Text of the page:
The maximum number of dog-bite cases usually occurs in September and October every year
Walkers have to be wary of stray dogs when they set out early in the morning to burn their calories. Going by the data available with the Coimbatore Medical College Hospital, the maximum number of dog-bite cases occurs in September and October every year.
Hospital Deputy Medical Superintendent Isaac Christian Moses said instances of dog bites could prove fatal if the victim failed to adhere to the anti-rabies vaccine schedule, which could stretch from 30 to 90 days after being bitten. The CMCH had an isolation ward for rabies patients.
The severity of dog bites depended on the proximity of the wound to the human brain. Once the virus reached the brain, the patient would suffer from hydrophobia and die. Rabies spreads not only through dog bites but also through pigs, horses, bandicoots, cats, bats, monkeys and foxes.
All victims of dog bites must immediately clean the wound in running water with anti-septic soaps. However, no dressing should be applied as it would facilitate the growth of rabies-causing virus.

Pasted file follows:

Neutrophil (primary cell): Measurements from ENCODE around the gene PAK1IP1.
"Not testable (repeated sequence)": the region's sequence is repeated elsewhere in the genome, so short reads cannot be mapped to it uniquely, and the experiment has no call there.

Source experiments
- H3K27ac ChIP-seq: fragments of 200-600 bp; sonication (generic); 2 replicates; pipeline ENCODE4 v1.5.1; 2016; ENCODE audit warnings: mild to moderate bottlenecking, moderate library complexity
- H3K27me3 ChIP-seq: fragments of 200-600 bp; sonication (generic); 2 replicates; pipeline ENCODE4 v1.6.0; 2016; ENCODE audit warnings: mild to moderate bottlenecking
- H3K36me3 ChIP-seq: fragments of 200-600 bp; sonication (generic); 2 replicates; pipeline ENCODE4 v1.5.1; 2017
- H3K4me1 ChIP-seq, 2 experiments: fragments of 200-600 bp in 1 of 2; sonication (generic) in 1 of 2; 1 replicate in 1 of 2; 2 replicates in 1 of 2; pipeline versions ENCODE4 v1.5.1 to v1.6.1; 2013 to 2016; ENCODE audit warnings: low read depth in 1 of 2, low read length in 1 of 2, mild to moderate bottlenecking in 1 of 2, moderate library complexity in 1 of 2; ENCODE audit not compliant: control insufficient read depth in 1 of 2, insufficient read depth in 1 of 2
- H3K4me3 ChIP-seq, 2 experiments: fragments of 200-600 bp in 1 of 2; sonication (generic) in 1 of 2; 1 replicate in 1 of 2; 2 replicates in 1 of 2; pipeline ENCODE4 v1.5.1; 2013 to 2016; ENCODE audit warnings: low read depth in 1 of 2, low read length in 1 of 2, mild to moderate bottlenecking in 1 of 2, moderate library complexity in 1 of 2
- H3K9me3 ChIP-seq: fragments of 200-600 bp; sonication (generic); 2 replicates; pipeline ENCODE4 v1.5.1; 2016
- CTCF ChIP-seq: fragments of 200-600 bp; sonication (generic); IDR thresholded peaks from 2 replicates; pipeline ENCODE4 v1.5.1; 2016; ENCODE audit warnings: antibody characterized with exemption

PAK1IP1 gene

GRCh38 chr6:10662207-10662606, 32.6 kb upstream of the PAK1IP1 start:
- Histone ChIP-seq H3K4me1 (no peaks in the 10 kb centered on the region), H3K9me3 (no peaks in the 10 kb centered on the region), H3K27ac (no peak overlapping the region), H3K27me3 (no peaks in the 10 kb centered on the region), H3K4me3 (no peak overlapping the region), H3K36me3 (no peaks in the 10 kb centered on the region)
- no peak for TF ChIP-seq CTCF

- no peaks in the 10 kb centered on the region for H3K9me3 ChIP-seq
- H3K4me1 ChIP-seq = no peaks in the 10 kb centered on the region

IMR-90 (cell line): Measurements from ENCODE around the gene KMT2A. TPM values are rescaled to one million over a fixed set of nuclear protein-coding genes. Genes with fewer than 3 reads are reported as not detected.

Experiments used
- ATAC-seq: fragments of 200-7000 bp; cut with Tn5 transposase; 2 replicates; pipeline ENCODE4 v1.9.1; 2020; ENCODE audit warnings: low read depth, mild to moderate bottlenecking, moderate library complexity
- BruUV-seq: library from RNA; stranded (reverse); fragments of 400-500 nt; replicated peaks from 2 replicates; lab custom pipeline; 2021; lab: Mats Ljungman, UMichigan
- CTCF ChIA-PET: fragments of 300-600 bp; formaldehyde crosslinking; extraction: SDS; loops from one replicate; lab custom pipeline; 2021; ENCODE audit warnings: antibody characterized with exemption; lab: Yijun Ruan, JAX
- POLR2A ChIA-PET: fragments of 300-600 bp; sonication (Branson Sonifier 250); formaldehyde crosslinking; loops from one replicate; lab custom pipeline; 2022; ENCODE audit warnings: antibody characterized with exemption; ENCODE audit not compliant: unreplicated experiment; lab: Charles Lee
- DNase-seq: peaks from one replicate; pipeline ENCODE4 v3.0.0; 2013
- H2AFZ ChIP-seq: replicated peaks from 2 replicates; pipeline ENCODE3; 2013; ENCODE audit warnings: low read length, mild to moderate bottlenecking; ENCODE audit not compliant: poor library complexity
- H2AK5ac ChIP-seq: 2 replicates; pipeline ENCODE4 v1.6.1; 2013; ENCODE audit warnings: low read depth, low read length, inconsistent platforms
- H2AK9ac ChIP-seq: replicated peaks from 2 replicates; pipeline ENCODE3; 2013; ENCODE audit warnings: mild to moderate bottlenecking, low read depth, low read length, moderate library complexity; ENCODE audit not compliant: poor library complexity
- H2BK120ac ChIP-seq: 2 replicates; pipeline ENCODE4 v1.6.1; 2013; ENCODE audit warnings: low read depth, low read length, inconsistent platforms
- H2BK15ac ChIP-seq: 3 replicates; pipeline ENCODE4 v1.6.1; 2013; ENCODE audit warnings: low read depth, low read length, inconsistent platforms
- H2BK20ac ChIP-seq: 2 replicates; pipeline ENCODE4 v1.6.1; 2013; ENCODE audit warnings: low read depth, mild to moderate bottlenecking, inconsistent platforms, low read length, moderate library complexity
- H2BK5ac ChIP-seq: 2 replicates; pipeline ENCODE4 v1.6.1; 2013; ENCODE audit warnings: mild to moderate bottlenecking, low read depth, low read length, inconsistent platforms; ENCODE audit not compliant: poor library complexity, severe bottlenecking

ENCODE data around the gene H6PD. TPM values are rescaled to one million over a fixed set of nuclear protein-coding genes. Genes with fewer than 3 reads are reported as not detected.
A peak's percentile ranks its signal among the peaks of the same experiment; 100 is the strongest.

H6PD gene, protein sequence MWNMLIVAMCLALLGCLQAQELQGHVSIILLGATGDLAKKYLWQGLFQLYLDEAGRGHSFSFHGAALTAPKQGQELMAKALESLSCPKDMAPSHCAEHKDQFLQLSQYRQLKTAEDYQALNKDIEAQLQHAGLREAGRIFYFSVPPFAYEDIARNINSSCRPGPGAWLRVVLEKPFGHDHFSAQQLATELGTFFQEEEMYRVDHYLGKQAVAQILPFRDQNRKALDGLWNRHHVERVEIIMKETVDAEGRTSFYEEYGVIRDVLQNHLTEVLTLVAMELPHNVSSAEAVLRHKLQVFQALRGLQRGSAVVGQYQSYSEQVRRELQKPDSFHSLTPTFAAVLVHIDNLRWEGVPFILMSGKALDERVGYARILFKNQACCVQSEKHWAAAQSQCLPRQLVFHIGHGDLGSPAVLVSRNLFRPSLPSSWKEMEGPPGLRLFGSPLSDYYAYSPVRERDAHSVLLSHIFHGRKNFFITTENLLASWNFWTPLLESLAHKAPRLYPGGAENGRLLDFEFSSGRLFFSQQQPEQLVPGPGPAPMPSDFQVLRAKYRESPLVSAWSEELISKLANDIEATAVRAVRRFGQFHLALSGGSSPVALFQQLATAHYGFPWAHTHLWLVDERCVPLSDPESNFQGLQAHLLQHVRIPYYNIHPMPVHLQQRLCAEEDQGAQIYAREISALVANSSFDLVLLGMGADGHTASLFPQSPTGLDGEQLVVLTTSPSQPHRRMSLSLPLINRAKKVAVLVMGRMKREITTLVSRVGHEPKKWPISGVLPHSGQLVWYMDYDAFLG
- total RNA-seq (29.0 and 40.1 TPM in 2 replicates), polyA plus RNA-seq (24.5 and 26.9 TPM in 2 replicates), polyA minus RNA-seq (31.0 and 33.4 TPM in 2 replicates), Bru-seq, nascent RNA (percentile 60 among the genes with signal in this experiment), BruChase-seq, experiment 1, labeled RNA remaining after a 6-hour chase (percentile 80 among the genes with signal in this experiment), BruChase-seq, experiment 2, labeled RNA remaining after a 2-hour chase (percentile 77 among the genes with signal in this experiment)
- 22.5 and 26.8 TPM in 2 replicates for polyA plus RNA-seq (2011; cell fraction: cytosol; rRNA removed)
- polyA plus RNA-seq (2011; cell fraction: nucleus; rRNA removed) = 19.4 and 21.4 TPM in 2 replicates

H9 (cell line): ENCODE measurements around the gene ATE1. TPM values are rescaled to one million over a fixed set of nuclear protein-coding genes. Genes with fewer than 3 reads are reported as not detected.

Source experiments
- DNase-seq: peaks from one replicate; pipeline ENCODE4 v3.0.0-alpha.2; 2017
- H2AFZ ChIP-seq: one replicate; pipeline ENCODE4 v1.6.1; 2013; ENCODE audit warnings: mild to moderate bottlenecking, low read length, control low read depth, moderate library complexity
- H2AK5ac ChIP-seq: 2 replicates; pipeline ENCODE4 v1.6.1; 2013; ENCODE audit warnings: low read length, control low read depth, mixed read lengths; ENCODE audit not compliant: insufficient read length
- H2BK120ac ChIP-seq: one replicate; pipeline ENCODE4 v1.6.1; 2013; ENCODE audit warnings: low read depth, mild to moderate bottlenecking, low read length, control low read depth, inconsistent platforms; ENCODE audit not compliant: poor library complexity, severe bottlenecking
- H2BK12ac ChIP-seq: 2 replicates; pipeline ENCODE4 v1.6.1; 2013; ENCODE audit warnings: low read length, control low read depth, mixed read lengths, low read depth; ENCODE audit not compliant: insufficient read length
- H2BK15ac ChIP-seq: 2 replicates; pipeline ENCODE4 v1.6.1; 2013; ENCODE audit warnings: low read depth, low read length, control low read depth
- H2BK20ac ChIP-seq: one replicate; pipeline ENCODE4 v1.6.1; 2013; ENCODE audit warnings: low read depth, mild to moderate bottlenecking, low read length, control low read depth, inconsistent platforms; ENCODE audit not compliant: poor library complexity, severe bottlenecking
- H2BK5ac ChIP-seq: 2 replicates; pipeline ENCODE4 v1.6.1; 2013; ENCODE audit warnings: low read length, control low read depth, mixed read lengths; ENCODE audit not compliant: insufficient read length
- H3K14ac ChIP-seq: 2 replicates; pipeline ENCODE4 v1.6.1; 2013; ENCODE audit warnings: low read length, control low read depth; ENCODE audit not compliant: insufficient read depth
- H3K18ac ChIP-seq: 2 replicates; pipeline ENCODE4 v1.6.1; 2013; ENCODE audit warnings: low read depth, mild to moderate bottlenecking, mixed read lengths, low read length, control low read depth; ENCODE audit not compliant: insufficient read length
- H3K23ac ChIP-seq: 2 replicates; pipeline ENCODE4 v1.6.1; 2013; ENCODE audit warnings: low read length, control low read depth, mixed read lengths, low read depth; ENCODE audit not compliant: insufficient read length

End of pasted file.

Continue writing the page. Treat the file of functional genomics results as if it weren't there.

From the earlier procedure of administrating 14 to 21 injections around the abdomen to treat dog bites, new advanced vaccines such as chick embryo vaccine or human diploid cell vaccine could be administered in the hand. In some severe cases, immuno-globins are administered to patients.
These vaccines are administered, even without bites, to persons who are constantly close to animals. These include hunters, dog handlers, circus trainers, livestock assistants and even postmen, he added.
Areas such as Pappanaickenpalayam, Avarampalayam, Singanallur, Nanjundapuram Road, Sowripalayam, Uppilipalayam, Ramanathapuram Post Office, Bharathi Nagar in Ramanathapuram area, Puliakulam, Bharathi Colony, Sai Baba Colony, Thadagam Road, Vadavalli, Rathinapuri, Ganapathy, Kavundampalayam, Sundarapuram and Podanur accounted for stray dog menace.
Coimbatore Corporation has an Animal Birth Control (ABC) facility at Seeranaickenpalayam to combat the menace of growing stray dog population. However, the number of ABC surgeries performed per day or per month was found to be inadequate to combat the growing menace.
The Seeranaickenpalayam facility was given a target of 10 surgeries per day. While the per day target was achieved most of the time, the number of surgeries per month i.e., 300, could not be achieved and was only around 150 to 200, pointed out Corporation sources.
With more added areas having become part of the jurisdiction of the Corporation, the pressure was also more on the local body.
When contacted, Deputy Commissioner of Coimbatore Corporation S. Sivarasu told The Hindu the performance of ABC at Seeranaickenpalayam would be closely reviewed and the civic body was planning to open another facility at Ukkadam to step up the drive against stray dogs.